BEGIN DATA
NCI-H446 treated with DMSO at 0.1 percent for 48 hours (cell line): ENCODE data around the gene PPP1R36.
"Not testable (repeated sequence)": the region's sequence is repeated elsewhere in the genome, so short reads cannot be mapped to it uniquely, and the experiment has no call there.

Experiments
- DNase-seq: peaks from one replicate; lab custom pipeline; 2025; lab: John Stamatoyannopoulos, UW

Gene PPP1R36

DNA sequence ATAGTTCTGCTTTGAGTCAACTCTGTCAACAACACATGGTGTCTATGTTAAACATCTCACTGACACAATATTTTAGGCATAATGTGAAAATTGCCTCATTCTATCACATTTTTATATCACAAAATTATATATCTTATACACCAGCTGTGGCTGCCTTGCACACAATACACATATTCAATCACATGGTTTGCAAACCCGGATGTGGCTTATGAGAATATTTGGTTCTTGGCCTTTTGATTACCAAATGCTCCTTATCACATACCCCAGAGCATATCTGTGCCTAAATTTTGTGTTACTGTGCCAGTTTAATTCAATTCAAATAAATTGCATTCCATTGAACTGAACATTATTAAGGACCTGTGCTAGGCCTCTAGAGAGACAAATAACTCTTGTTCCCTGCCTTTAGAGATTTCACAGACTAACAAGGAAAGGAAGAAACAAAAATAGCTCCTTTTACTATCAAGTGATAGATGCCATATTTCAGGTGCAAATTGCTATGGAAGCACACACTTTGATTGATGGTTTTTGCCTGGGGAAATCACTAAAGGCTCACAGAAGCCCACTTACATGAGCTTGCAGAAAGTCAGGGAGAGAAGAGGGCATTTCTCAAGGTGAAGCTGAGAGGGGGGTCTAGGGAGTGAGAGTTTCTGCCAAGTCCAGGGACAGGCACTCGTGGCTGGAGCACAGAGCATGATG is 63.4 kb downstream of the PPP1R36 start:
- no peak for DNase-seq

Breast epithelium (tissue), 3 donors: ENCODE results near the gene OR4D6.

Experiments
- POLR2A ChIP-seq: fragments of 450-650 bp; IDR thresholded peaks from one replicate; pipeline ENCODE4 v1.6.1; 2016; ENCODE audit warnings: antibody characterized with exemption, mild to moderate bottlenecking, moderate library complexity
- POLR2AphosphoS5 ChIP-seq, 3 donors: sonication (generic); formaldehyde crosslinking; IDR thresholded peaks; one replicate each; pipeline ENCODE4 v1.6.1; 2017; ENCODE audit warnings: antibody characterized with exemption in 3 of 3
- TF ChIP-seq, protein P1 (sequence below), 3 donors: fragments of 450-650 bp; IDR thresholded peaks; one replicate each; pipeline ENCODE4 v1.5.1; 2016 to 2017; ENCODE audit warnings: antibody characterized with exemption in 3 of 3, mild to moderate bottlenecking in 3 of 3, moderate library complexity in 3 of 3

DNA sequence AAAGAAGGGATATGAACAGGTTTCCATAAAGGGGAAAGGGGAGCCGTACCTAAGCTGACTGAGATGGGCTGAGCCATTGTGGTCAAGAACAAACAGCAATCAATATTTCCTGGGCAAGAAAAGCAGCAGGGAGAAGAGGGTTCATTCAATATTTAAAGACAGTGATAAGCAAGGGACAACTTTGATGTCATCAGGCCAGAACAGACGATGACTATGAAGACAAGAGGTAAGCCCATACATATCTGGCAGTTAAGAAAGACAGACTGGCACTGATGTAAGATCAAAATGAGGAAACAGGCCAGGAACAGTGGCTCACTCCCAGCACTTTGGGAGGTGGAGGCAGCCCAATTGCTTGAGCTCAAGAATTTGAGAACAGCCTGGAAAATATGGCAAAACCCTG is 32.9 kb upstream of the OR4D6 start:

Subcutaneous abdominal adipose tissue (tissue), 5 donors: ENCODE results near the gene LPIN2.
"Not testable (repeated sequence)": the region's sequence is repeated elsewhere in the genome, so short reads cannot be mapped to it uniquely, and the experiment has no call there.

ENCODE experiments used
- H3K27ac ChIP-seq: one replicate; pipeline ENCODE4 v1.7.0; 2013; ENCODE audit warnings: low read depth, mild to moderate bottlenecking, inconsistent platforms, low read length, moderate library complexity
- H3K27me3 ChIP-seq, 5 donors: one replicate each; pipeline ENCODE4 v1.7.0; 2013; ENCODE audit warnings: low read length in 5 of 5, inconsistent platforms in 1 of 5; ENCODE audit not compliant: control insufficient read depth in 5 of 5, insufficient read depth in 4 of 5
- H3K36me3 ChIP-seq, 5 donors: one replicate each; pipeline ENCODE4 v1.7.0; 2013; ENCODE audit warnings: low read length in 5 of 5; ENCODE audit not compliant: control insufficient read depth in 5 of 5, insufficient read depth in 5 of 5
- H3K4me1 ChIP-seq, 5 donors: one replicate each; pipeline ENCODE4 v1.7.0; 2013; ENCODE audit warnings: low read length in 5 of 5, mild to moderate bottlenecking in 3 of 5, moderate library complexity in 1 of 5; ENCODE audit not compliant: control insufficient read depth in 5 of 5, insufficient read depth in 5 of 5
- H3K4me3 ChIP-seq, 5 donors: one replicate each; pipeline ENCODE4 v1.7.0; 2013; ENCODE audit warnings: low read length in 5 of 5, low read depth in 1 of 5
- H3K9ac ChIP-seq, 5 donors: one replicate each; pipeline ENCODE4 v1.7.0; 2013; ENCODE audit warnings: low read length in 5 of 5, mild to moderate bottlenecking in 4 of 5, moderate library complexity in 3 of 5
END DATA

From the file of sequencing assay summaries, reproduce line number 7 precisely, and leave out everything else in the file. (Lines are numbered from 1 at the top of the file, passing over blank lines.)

- no peak for DNase-seq